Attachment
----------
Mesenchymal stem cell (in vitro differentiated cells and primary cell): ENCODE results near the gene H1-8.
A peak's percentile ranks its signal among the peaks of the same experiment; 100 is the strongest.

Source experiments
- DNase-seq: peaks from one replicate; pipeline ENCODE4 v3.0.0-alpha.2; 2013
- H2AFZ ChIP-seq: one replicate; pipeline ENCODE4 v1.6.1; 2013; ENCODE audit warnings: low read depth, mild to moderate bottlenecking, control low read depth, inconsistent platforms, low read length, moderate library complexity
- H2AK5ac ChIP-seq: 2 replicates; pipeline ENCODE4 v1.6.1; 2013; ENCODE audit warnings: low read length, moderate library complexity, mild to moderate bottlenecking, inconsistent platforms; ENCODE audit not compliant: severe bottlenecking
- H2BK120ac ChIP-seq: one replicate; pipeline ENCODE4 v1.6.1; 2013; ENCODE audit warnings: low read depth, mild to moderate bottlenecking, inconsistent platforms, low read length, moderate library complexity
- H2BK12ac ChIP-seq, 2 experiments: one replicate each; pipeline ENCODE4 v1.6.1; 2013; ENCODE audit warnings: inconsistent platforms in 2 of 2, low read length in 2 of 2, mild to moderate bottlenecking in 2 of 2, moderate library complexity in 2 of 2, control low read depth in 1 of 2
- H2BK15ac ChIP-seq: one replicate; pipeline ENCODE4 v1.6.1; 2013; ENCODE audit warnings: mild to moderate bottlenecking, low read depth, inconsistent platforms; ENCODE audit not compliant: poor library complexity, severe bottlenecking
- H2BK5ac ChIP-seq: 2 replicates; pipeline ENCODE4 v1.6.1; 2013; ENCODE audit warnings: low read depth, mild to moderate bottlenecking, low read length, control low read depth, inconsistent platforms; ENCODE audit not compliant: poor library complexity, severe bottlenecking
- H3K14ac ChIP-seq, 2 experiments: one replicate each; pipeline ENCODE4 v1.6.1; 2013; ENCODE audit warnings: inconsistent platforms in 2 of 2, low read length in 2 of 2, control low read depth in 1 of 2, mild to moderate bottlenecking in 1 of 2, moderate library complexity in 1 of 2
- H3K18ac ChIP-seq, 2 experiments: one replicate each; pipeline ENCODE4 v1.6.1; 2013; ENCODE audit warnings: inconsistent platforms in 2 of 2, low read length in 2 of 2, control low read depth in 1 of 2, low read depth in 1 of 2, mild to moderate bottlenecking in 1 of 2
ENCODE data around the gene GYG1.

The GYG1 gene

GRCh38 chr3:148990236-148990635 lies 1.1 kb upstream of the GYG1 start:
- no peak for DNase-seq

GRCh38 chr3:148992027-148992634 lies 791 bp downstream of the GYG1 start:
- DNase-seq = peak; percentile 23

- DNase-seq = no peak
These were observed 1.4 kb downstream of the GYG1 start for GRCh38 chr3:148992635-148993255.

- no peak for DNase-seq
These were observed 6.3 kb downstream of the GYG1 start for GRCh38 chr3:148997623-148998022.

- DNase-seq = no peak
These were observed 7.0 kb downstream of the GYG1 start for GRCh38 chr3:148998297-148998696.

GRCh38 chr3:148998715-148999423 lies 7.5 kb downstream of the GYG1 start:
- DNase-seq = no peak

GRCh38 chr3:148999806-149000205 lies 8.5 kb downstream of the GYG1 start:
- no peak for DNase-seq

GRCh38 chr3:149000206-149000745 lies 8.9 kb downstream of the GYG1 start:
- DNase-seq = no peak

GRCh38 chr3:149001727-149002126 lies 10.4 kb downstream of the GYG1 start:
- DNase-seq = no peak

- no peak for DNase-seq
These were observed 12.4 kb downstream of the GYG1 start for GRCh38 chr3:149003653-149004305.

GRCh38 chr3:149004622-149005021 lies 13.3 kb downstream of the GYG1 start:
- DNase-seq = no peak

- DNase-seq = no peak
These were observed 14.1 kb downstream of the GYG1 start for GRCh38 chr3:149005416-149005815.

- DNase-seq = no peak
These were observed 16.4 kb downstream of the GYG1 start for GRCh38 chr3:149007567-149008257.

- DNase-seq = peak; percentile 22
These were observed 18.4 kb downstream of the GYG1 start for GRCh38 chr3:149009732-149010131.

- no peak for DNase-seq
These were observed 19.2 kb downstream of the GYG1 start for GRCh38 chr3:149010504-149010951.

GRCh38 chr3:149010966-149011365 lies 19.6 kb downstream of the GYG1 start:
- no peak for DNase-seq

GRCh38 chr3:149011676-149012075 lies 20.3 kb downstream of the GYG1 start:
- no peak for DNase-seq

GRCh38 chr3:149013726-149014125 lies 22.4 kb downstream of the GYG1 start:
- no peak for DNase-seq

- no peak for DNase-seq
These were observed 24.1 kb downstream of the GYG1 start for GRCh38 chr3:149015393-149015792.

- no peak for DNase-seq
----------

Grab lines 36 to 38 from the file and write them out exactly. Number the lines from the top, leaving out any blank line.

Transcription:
- DNase-seq = no peak

- DNase-seq = no peak
These were observed 14.1 kb downstream of the GYG1 start for GRCh38 chr3:149005416-149005815.